ble suite, MarginaliaThe Popes absolution can not come, but by intercession of kinges and Queenes.that we may obtayne from the sea Apostolicke, by the said most reuerend father, as well perticularly as vniuersally, Absolution, Release, and Discharge from all daunger of such Censures, & sentences, as by the lawes of the church we be fallen in: and that we may, as children repentaunt, be receiued into the bosome and vnitie of Christes church, so as this noble Realme, with all the members thereof, may in vnitie and perfect obedience to the Sea Apostolicke, and Popes for the tyme beyng, serue God and your Maiesties, to the furtheraunce and aduauncement of his honoure and glory. Amen.

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MarginaliaThe supplication geuen vp by the king and Queene to the Cardinall.The supplication being read, the king and Queene delyuered the same vnto the Cardinal, who (perceyuing the effect therof to answere his expectatiō) did receiue the same most gladly from their Maiesties: and after he had in few words geuen thankes to God, and declared what great cause hee had to reioyce aboue all others, that his comminge from Rome into England had taken most happy successe: Hee by the Popes authority, dyd geue them this absolution folowing.

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An absolutiō pronoūced by Cardinal Poole, to the whole Parliament of England, in the presence of the Kyng and Queene. 
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The description of Pole's absolution of parliament (in response to its submission) does not come from Elder. A copy of the absolution (in an English translation identical to Foxe's) survives in Foxe's papers (cf. Inner Temple Library, Petyt MS 538/47, fol. 39r with 1563, p. 1011; 1570, p. 1649; 1576, p. 1407; 1583, p. 1478). The account of the absolution being read was probably based on notes made by an eyewitness. The text of the absolution itself was probably translated from a contemporary tract, the Copia delle lettere del Serenissimo Re d'Inghilterra et del Reverendissimo Card. Polo Legato della S. Sede Apostolica alla Santita di N. S. Iulio Papa III sopra la reduttione di quel Regno alla unione della Santa Madre chiefa et obedienza della Sede Apostolica (Rome, 1554), sig. A6r-v. As was so often the case, the Latin original of the absolution was printed, along with a translation, in 1563, but was dropped from later editions.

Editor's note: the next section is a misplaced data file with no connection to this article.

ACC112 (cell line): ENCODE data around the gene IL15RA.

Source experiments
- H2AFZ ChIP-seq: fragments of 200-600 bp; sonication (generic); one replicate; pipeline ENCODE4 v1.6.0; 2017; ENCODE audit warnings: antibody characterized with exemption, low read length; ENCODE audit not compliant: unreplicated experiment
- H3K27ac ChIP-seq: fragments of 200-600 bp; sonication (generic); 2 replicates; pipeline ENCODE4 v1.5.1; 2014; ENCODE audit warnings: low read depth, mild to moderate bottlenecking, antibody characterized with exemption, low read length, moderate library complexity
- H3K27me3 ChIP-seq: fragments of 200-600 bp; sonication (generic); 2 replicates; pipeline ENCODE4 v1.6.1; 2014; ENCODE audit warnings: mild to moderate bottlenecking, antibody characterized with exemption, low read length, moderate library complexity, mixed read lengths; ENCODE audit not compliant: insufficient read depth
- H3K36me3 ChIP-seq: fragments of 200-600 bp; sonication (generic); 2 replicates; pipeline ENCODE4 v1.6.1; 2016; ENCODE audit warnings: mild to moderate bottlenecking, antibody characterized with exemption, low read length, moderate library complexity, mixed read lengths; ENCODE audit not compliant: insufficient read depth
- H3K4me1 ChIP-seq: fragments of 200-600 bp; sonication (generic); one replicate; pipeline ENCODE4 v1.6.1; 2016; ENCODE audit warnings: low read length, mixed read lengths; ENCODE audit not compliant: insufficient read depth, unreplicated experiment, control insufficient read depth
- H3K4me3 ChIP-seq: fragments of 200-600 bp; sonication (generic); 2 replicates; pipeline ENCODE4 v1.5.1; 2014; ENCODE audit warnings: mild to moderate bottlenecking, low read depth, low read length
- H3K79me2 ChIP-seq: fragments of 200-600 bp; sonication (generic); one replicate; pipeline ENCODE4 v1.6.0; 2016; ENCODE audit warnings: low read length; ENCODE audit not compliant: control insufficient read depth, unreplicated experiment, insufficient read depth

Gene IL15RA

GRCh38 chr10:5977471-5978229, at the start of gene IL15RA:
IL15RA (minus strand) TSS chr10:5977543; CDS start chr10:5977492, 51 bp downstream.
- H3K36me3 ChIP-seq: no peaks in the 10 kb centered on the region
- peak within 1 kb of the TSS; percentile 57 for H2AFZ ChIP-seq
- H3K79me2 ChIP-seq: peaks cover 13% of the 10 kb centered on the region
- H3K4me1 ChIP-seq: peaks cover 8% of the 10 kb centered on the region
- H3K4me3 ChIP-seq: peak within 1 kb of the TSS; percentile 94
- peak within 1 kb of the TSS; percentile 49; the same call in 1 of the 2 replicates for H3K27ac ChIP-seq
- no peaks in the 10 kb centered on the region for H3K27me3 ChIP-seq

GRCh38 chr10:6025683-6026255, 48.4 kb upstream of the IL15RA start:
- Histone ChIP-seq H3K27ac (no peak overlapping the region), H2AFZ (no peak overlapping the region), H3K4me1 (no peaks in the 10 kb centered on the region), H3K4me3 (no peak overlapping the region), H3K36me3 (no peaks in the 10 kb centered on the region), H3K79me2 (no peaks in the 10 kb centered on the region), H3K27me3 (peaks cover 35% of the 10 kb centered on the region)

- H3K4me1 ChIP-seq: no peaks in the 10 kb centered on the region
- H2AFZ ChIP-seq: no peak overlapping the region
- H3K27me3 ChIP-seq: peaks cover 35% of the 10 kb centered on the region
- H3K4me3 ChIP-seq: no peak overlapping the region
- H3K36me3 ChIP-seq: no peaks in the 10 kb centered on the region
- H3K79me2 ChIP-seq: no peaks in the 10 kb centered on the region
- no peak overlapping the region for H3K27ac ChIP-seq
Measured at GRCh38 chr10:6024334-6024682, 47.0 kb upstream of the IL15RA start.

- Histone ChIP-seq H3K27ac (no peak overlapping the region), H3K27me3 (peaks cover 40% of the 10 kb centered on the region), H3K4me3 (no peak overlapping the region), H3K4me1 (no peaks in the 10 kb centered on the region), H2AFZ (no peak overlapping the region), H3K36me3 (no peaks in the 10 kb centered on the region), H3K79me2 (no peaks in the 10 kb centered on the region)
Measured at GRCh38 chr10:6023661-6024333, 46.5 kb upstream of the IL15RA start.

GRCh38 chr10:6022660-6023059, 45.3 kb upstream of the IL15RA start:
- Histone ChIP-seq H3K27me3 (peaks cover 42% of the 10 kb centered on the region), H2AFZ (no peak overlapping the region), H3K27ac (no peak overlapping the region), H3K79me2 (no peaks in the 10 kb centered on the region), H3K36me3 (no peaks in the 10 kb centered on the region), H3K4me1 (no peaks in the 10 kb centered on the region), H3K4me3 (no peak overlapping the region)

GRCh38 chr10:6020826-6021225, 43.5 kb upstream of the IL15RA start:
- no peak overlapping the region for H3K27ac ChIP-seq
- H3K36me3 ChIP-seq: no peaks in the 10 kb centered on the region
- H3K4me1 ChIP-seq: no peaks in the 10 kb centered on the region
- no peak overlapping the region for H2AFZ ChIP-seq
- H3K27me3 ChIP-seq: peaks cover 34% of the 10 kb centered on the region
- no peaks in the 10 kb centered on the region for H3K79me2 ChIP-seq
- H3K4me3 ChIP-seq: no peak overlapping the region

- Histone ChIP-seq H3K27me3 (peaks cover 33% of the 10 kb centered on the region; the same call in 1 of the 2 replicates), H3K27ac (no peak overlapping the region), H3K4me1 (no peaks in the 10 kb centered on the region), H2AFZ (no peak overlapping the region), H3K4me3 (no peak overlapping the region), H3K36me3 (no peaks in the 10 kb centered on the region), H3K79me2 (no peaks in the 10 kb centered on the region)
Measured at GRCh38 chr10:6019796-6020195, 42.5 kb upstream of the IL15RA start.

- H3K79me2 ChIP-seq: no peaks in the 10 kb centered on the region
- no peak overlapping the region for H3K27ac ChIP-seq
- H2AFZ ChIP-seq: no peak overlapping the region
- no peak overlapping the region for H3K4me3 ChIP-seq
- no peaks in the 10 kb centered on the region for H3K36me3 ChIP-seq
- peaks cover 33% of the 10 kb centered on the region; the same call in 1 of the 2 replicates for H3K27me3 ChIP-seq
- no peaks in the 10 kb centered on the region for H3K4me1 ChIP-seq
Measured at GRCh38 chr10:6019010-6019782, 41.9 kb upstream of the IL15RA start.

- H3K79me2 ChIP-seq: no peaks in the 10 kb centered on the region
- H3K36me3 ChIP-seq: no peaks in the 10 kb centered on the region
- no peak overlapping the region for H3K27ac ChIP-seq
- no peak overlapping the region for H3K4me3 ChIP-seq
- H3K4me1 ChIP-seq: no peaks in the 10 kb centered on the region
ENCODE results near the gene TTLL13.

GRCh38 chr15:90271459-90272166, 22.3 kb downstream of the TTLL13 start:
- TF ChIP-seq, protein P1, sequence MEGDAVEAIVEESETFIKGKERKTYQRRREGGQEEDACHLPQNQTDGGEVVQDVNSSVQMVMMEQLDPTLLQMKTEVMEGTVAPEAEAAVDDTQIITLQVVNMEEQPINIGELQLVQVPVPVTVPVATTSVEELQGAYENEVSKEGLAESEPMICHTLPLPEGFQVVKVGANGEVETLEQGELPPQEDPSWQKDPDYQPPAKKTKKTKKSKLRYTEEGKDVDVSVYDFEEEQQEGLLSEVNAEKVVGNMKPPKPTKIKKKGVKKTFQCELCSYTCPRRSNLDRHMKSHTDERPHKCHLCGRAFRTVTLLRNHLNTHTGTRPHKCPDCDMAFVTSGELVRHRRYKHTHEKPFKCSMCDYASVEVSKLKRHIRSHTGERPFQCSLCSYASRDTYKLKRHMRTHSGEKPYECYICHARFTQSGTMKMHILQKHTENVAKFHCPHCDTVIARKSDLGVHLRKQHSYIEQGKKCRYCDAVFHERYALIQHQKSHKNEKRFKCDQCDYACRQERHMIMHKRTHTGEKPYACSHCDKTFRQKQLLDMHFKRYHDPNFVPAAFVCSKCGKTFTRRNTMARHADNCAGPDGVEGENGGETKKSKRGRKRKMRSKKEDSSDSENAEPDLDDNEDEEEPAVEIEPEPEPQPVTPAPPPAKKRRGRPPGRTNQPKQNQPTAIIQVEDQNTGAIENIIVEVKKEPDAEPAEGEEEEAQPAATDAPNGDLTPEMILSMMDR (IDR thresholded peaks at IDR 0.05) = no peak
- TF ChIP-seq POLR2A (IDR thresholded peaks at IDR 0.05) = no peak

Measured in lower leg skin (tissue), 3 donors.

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MarginaliaAbsolution from the pope geuē to the Realme of England.OVr Lord Iesus Christ which with hys most precious bloud hath redemed and washed vs from all our sinnes and iniquities, that he might purchase vnto hymselfe a glorious Spouse without spot or wrinckle, and whom the father hath appointed hed ouer all hys Church: he by his mercy absolue you. MarginaliaChristes absolution not sufficient, without the Popes be ioyned withal.And we by Apostolike authoritie geuen vnto vs by the most holy lord Pope Iulius the 3. (hys Vicegerent in earth) do absolue and deliuer you, and euery of you, wyth the whole Realme and the Dominions thereof, from all Heresie and Schisme, and from all and euery iudegment, Censures, and paynes, for that cause incurred: and also we do restore you agayne, vnto the vnitie of our Mother the holy Church: as in our Letters more plainely it shall appeare: In the name of the Father, of the sonne, and of the holy Ghost.

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MarginaliaEnglād brought from Gods blessing into the warme sunne.When all this was done, they went into the Chappell, and there singyng Te Deum, with great solemnity, declared the ioy and gladnesse that for this reconciliation was pretended.